Correlation of anomalous differences (|I+| − |I|) between peak and edge data sets for Se5 and EMTS7. The low correlation for EMTS7 indicates the unreliability of this data set.

5. Conclusions

In cases such as this, where all the experimental phase information is weak, decisions on which data sets to use in phasing are not clear, nor is it always clear when sufficient information has been collected. In the end, the only reliable guide to the best map is interpretability, for either manual or automated model building. Interpretability depends on connectivity of density perhaps more than correctness in detail, so good and complete low-resolution phases are important. Adding more derivatives in MIR phasing is generally helpful, but adding in derivatives that are seriously non-isomorphous is detrimental. Radiation damage is a major cause of non-isomorphism.

No single statistic is a reliable indicator of effective phasing: the mean figure of merit is a reasonable guide, as are the individual phasing powers of each contribution, but all these indicators can be misleading. Where there are related pieces of phasing information, e.g. anomalous differences at different wavelengths, the correlation coefficient between observed differences is a good indicator of reliability. Existing statistics of phasing are not entirely reliable, which suggests that there is still potential for improvement of maximum-likelihood methods, despite their considerable success, for instance to provide better models of non-isomorphism and correlation between derivatives.

This postmortem investigation of various phasing strategies indicates that we did not make the best possible choice, but it was good enough to build the starting model from which we could refine the structure. It also confirms that Xe can provide good phases, even for large structures.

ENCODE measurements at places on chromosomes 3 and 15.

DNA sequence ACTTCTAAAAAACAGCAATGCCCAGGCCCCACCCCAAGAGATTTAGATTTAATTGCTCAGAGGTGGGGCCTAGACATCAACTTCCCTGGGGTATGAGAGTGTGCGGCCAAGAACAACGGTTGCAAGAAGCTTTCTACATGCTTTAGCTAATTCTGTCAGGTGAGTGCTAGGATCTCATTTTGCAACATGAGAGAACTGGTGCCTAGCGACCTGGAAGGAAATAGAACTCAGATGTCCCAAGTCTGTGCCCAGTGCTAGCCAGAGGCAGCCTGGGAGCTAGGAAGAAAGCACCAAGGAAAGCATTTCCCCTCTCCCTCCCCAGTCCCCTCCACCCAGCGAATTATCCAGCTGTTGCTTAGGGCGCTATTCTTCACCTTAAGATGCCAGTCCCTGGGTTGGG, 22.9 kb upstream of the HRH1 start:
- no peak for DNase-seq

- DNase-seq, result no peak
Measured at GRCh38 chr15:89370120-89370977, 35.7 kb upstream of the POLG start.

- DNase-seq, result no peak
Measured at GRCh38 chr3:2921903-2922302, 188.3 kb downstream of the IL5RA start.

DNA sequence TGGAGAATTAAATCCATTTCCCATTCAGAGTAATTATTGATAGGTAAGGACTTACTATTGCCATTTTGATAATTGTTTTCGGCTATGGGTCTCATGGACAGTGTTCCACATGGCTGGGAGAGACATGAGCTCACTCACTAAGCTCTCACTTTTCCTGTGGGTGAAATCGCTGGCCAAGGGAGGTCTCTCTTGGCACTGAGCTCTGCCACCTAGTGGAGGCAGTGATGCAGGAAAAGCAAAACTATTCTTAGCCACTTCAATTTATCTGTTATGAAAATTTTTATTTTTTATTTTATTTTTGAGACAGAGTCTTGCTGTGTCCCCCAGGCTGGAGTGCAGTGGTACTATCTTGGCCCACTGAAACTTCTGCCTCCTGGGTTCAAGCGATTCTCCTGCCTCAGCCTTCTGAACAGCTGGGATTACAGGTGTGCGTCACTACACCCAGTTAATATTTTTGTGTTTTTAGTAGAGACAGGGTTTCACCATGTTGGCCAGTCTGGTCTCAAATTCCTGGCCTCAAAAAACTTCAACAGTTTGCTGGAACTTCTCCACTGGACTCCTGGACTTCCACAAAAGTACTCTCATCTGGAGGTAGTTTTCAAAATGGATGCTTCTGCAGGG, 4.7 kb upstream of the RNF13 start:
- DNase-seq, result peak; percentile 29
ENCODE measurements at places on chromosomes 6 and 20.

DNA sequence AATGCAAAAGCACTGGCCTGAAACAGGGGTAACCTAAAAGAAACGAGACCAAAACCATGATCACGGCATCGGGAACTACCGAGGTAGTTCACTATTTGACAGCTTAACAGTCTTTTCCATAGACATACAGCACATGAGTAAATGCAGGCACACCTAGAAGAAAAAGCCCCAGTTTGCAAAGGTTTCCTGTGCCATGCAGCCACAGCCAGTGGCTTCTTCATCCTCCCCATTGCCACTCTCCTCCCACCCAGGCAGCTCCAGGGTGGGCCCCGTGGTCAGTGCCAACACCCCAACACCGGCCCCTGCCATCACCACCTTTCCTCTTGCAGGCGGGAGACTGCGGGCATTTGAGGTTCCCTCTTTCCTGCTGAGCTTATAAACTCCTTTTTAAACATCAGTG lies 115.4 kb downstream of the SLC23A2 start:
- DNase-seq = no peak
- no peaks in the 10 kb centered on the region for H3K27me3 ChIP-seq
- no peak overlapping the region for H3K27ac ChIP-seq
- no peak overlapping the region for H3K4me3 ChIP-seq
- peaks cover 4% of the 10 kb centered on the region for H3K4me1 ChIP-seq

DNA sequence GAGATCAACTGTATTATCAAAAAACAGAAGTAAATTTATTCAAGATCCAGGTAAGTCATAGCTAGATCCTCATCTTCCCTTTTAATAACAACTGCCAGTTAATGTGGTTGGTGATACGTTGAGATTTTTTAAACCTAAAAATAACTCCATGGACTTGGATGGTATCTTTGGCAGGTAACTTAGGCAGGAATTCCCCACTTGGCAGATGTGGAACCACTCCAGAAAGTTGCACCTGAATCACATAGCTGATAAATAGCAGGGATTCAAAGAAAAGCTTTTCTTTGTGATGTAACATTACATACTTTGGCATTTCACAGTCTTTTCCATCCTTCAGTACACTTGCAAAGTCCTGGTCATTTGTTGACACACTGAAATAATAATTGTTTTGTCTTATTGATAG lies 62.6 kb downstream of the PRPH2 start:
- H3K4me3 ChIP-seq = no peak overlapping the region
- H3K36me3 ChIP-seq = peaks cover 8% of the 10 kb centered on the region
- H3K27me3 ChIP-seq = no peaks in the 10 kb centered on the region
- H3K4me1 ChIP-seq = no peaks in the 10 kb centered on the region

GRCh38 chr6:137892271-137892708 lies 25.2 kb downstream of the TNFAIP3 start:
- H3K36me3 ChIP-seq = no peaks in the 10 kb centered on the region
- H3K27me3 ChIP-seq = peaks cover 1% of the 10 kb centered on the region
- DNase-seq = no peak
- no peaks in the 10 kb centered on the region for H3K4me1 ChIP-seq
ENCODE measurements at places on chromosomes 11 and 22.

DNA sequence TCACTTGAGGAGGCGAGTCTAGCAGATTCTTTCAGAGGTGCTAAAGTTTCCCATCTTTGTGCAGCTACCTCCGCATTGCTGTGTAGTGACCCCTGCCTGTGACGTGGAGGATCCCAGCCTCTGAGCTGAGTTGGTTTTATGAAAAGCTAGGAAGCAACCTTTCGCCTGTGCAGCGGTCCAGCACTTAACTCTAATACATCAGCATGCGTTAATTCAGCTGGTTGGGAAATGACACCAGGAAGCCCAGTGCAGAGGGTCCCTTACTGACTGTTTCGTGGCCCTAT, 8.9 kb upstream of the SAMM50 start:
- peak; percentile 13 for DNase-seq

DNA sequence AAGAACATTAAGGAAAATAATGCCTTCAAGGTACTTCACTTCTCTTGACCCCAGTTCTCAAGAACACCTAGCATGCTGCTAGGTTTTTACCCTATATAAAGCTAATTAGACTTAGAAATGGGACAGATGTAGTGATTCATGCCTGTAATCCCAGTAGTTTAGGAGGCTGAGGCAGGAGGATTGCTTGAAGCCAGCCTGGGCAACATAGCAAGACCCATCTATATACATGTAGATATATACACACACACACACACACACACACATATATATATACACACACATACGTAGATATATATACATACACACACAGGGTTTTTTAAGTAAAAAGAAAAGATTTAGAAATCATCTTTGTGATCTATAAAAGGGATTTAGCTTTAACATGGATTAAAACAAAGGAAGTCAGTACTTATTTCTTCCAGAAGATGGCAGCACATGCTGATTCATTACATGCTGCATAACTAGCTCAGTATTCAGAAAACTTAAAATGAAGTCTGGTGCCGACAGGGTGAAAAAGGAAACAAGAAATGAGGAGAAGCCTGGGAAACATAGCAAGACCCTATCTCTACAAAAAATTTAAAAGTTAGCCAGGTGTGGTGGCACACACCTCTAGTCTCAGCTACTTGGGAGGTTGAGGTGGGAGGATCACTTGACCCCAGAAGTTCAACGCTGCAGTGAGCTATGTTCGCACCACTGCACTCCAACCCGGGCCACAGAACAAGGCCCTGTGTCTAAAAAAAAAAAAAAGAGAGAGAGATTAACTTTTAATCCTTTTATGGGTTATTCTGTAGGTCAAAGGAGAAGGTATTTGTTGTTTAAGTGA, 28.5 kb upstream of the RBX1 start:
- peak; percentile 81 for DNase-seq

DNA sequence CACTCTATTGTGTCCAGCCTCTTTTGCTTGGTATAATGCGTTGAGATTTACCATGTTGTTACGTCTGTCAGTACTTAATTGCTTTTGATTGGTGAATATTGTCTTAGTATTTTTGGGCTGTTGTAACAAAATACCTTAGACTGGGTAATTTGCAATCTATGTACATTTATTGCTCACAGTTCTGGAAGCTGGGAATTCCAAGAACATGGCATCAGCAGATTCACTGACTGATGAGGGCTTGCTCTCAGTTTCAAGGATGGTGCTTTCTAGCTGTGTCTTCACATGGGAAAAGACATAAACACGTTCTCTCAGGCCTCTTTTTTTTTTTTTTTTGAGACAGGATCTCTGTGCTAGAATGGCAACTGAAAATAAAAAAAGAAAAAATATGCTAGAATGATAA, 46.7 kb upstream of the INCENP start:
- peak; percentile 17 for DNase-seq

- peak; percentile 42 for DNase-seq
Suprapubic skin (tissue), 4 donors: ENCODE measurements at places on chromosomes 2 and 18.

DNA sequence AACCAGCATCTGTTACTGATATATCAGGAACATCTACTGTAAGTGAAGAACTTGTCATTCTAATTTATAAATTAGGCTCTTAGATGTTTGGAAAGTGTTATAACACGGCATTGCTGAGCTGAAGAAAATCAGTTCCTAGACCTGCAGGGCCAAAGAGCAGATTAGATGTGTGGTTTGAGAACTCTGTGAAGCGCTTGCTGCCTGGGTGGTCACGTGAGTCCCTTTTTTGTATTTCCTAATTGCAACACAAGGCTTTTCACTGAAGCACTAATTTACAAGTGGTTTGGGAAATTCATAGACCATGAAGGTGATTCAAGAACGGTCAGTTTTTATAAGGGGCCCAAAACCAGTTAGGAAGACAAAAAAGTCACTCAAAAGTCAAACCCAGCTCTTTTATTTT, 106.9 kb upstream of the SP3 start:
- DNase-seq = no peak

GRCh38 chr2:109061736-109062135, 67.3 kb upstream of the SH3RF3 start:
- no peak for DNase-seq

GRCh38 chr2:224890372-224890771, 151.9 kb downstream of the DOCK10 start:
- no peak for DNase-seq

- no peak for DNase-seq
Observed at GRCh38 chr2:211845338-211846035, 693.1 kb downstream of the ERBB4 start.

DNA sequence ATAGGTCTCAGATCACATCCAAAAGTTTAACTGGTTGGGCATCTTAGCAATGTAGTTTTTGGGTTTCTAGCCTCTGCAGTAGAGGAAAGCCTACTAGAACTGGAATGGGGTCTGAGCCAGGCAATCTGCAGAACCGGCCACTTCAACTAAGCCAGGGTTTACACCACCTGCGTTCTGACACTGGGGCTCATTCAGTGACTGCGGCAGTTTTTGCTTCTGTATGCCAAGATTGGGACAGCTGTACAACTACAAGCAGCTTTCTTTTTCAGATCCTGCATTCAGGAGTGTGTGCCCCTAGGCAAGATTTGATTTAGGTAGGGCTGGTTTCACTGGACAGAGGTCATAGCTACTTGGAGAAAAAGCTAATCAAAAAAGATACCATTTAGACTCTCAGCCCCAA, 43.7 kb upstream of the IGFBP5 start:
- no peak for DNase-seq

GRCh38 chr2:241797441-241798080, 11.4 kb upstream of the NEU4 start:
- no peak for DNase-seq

The structure of the AP2 core was determined by Brett Collins, Airlie McCoy, Helen Kent, PRE and David Owen. I thank David Owen and Airlie McCoy for comments on the manuscript and members of the ESRF staff for assistance in data collection.


First citationAbrahams, J. P. (1997). Acta Cryst. D53, 371–376.  CrossRef CAS Web of Science IUCr Journals Google Scholar
First citationAbrahams, J. P. & Leslie, A. G. W. (1996). Acta Cryst. D52, 30–42.  CrossRef CAS Web of Science IUCr Journals Google Scholar
First citationCollins, B. M., McCoy, A. J., Kent, H. M., Evans, P. R. & Owen, D. J. (2002). Cell, 109, 523–535.  Web of Science CrossRef PubMed CAS Google Scholar
First citationLa Fortelle, E. de & Bricogne, G. (1997). Methods Enzymol. 276, 472–494.  Google Scholar
First citationOwen, D. J. & Evans, P. R. (1998). Science, 282, 1327–1332.  Web of Science CrossRef CAS PubMed Google Scholar
First citationTerwilliger, T. C. & Berendzen, J. (1999a). Acta Cryst. D55, 501–505.  Web of Science CrossRef CAS IUCr Journals Google Scholar
First citationTerwilliger, T. C. & Berendzen, J. (1999b). Acta Cryst. D55, 1872–1877.  Web of Science CrossRef CAS IUCr Journals Google Scholar

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Journal logoBIOLOGICAL
ISSN: 1399-0047